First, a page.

**MATH 201. Calculus with Analytic Geometry II. 4 Hours.**

Semester course; 4 lecture hours. 4 credits. Prerequisite: MATH 200 with a minimum grade of C. Applications of differentiation and integration. Selected topics in analytic geometry. Infinite series.

**MATH 211. Mathematical Structures. 3 Hours.**

Semester course; 3 lecture hours. 3 credits. Prerequisite: MATH 151, MATH 200, MATH 201 or BUSN 212* with a minimum grade of C, or calculus-level placement on the VCU Mathematics Placement Test within the one-year period immediately preceding enrollment in the course. An alternative prerequisite course may be approved at the discretion of the academic adviser. An introduction to mathematical logic and set theory, including applications in Boolean algebras and graph theory. *Previously MGMT 212, SCMA 212.

**MATH 230. Mathematics in Civilization. 3 Hours.**

Semester course; 3 lecture hours. 3 credits. For Honors College students only. The growth, development and far-reaching applications of trigonometry, navigation, cartography, logarithms and algebra through ancient, medieval, post-Renaissance and modern times are explored. Will include methods to solve mathematical problems using various historical procedures and will involve collaboration through group projects.

**MATH 255. Introduction to Computational Mathematics. 3 Hours.**

Semester course; 3 lecture hours. 3 credits. Prerequisite: MATH 201 with a minimum grade of C. (A core course for mathematics/applied mathematics majors.) An introduction to computer algebra systems (CAS) and their use in mathematical, scientific and engineering investigations/computations. Introductory mathematical computer programming using a CAS, including implementation of problem-specific algorithms.

**MATH 291. Topics in Mathematics. 1-3 Hours.**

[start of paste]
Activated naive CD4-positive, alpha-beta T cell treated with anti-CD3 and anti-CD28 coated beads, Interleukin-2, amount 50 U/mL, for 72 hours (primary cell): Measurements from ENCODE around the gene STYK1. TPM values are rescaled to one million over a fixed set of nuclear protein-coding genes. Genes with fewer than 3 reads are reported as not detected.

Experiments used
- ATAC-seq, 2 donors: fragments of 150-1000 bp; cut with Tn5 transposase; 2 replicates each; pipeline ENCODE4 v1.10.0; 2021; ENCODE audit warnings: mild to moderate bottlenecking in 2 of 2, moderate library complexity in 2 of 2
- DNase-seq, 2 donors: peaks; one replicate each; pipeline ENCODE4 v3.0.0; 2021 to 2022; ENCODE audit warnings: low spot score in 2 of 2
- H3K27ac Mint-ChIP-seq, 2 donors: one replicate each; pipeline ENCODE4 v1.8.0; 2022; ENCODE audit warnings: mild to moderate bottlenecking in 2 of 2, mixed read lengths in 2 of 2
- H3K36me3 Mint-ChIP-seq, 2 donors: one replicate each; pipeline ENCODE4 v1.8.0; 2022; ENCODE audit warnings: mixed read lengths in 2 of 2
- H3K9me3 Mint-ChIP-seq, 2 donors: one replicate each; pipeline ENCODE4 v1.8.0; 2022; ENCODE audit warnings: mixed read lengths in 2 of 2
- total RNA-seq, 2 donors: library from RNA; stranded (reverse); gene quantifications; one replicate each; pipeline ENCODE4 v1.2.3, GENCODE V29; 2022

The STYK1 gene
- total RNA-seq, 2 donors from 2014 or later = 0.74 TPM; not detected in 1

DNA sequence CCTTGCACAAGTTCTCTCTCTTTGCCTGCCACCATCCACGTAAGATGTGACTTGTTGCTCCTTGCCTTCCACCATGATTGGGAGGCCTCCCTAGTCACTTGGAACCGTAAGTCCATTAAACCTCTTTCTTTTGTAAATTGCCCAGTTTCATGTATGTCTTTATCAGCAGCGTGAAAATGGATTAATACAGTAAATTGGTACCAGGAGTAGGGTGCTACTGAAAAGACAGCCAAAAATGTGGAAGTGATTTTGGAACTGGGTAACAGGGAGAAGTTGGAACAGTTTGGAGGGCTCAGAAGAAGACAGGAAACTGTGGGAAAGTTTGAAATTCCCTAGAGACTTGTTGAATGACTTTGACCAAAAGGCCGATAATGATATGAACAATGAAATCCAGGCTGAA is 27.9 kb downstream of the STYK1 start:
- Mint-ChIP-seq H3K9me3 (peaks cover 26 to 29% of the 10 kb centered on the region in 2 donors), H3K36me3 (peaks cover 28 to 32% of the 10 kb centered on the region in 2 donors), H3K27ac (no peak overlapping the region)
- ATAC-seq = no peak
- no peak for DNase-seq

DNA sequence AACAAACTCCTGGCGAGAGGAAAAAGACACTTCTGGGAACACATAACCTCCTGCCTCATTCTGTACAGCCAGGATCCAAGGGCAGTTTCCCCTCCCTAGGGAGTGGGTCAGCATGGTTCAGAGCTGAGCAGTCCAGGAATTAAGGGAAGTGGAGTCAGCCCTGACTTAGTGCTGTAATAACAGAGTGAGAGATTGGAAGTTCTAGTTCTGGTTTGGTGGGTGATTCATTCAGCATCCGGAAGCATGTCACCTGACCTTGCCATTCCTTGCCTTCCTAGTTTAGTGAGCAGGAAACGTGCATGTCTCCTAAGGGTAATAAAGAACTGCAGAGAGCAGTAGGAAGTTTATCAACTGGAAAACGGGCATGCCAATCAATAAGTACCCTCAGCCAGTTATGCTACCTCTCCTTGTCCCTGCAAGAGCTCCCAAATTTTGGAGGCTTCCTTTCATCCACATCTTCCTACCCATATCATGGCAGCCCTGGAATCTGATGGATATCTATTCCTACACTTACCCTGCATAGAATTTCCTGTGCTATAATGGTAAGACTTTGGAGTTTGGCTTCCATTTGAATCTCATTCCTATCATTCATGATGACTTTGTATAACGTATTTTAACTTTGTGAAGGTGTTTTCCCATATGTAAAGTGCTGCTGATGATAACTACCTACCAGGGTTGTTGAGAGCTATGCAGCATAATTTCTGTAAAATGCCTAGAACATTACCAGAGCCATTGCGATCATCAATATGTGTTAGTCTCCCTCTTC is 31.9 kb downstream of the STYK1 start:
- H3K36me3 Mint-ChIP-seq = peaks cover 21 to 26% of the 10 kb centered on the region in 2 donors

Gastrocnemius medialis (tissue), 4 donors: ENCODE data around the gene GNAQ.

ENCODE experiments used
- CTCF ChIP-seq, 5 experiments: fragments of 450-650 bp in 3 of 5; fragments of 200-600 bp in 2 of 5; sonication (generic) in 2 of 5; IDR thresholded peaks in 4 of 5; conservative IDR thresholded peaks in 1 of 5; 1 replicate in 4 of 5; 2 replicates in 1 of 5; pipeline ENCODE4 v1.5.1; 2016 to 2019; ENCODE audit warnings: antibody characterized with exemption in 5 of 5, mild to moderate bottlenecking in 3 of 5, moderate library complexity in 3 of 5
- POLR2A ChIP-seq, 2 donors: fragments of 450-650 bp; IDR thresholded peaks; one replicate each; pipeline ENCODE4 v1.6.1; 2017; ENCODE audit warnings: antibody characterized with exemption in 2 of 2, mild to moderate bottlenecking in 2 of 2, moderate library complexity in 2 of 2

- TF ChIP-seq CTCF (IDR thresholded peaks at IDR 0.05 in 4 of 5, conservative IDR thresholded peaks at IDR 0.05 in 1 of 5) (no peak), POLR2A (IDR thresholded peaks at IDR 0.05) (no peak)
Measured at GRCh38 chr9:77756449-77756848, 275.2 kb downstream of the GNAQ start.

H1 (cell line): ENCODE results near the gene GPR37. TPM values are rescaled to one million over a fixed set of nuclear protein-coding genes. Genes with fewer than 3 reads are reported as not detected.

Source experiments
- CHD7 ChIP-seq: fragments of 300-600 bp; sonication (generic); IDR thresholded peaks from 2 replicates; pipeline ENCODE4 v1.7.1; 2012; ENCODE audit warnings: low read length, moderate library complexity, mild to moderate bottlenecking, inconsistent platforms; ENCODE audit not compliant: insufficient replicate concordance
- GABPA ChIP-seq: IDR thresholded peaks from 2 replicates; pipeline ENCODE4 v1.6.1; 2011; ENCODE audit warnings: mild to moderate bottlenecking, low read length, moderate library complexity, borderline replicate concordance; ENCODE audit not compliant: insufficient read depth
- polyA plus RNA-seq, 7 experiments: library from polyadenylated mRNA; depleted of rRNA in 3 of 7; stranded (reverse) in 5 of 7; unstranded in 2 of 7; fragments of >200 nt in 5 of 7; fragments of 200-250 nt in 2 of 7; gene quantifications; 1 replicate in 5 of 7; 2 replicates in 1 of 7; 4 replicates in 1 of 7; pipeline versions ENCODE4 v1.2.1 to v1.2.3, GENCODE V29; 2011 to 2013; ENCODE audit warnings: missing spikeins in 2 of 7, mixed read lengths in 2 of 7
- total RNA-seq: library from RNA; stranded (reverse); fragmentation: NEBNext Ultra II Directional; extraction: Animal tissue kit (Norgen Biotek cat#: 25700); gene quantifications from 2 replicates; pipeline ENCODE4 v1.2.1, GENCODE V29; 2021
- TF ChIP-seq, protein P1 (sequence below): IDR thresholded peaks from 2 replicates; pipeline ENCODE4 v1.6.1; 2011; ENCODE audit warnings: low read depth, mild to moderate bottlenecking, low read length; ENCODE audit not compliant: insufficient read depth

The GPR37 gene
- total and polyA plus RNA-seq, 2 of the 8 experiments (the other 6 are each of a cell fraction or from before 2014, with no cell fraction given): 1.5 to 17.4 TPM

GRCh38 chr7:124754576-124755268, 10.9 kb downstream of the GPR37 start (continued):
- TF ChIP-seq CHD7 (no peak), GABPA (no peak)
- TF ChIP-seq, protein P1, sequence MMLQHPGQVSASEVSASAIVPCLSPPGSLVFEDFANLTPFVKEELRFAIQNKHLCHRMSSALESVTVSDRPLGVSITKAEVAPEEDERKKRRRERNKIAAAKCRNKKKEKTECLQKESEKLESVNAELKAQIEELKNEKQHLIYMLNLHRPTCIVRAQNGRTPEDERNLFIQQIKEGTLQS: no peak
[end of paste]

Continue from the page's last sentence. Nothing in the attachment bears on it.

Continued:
Semester course; 1-3 credits. May be repeated for credit. A study of selected topics in mathematics. See the Schedule of Classes for specific topics to be offered each semester and prerequisites.

**MATH 300. Introduction to Mathematical Reasoning. 3 Hours.**

Semester course; 3 lecture hours. 3 credits. Prerequisite: MATH 201 with a minimum grade of C. (A core course for mathematics/applied mathematics majors.) An introduction to basic concepts of mathematical reasoning and the writing of proofs in an elementary setting. Direct, indirect and induction proofs. Illustrations of the concepts include basic proofs from mathematical logic, elementary set theory, elementary number theory, number systems, foundations of calculus, relations, equivalence relations, functions and counting with emphasis on combinatorial proofs.

**MATH 301. Differential Equations. 3 Hours.**

Semester course; 3 lecture hours. 3 credits. Prerequisite: MATH 201 with a minimum grade of C. Solutions of ordinary differential equations of first order. Solutions of higher order linear differential equations with constant coefficients and variable coefficients by the methods of undetermined coefficients and variation of parameters, solutions by Laplace transforms and applications.

**MATH 302. Numerical Calculus. 3 Hours.**